Should Winsor Go Pass/Fail?

Editorial By Elly P. ’21

The traditional grading system, which Winsor uses when not in the middle of a global pandemic, favors people who can study reliably and get their work done. It favors people with safe and secure places to work outside of school, people with strong internet connections, people with little to no financial or familial responsibilities outside of schoolwork, people with an ability to work through stress and exhaustion. In the middle of a school year, expectations can be occasionally unreasonable. In a global pandemic, they become comically absurd. 

As a result of COVID-19, all non-essential employees, school-aged children and teenagers, and college students have been essentially corralled into their houses. Staying home means that more people than usual are in their homes for far more time than usual, and for some students, being home means being away from the resources Winsor can provide, such as an internet connection and a quiet, safe place to study.

Suddenly, limitations to getting work done are abruptly increasing: less quiet space to study, more strain on internet connection, more responsibility for taking care of family members, and, perhaps affecting the greatest amount of people, a much higher baseline for stress and exhaustion as Winsor students adjust to a new, at-home schedule in the midst of an era-defining global catastrophe. Students, siblings, and parents are all on top of each other trying to come to terms with a new normal while attempting to continue with online learning and working from home. Additionally, if a student happens to have a parent who works in healthcare, as a first responder, in a grocery store, as a delivery driver, or in any other line of work deemed essential, they suddenly have a whole new slate of worries about their parents’ safety and health on top of daily teenage stress.

With all of this in mind, it seems obvious that Winsor must move away from our standard letter grading and towards a pass/fail system. By not doing so, Winsor puts students in an unfair position. Students should not have to choose between helping their families in the midst of a fraught situation and getting good grades, have to fight with other members of their families to be able to use their WiFi to get to class, or have to stress about an English paper even as warnings about the possibility of 200,000 American deaths roll in. An economic, digital, or emotional disparity between students should not decide who succeeds academically in a crisis.

Says Winnie Wang ’20, “At the beginning it was a little hard for me to figure out where I would be taking classes because my sister and I share a room… I don’t think the amount of space I have is too big of a problem, and I’m pretty used to it, and my sister and I have a good understanding of each other’s needs. However, I think that Winsor should consider [pass/fail] because I’m sure there are people who are running into this issue of finding a quiet place to learn in their house.”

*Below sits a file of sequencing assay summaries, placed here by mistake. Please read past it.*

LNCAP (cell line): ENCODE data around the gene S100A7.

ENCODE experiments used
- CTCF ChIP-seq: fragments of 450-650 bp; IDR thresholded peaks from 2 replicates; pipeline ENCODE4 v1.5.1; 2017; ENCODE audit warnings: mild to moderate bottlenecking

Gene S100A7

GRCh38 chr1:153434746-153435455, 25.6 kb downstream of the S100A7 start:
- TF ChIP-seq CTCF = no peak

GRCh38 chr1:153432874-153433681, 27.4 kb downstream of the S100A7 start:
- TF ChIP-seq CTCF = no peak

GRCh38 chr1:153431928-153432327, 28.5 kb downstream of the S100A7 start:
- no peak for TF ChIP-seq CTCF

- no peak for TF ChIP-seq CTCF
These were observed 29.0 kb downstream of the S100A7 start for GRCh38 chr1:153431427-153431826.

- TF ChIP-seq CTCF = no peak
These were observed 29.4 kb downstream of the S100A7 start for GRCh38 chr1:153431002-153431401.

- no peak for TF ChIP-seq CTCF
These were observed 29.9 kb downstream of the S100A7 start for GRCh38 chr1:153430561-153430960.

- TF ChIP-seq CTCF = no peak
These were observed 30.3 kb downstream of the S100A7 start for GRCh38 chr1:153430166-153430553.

Winsor is already working to help alleviate students’ stress and workload by getting rid of any retribution for late or missing work. Likewise, the distance learning team has asked teachers not to give more formal assessments than they typically would while at school. Winsor is also assisting some students financially and technologically during the crisis. According to an email sent by Allison Kaneb Pellegrino ’89, P’21, ’22, President of the Winsor Corporation, a Hardship Relief Fund has been started in order to assist “current students, faculty, and staff who are experiencing unexpected financial hardship.” 

Additionally, Winsor has helped students and faculty who might face strained internet connections by using a survey to measure families’ internet speed and to ask about concerns regarding home internet connections. Winsor then reached out to families who had expressed concerns or who had demonstrated a potential need for help based on their internet speeds. Marcus Young, Director of Technology, says that there have been ten hotspots issued to families in need and that he expects there to be a few more needed as the Winsor community continues settling into distance learning.

There are, of course, some worries about what moving to a pass/fail system would look like. Some people see grades as the motivation for academic learning. However, Winsor students are already used to working hard without grades as a motivator; most homework assignments are ungraded already, and Winsor students still know how to do the work they need to do.

As Audrey Wu ’20 puts it, “Winsor fails to recognize that this crisis is devastating to several students and families and that by not going pass/fail, they’re ignoring the fact that this global pandemic is destructive on so many levels.”

Clearly, Winsor recognizes the current crisis and the need to assist community members who are struggling, but Winsor can and must do more. Moving to a pass/fail system will alleviate students’ need to worry about maintaining their grades and let teachers focus on their families without needing to spend hours closely evaluating the level of work when it could just be a simple pass or fail mark on each assignment. Winsor absolutely should still assign work, even if just to give an activity to students who are all socially distancing. However, completion should be the expectation on these assignments, not excellency.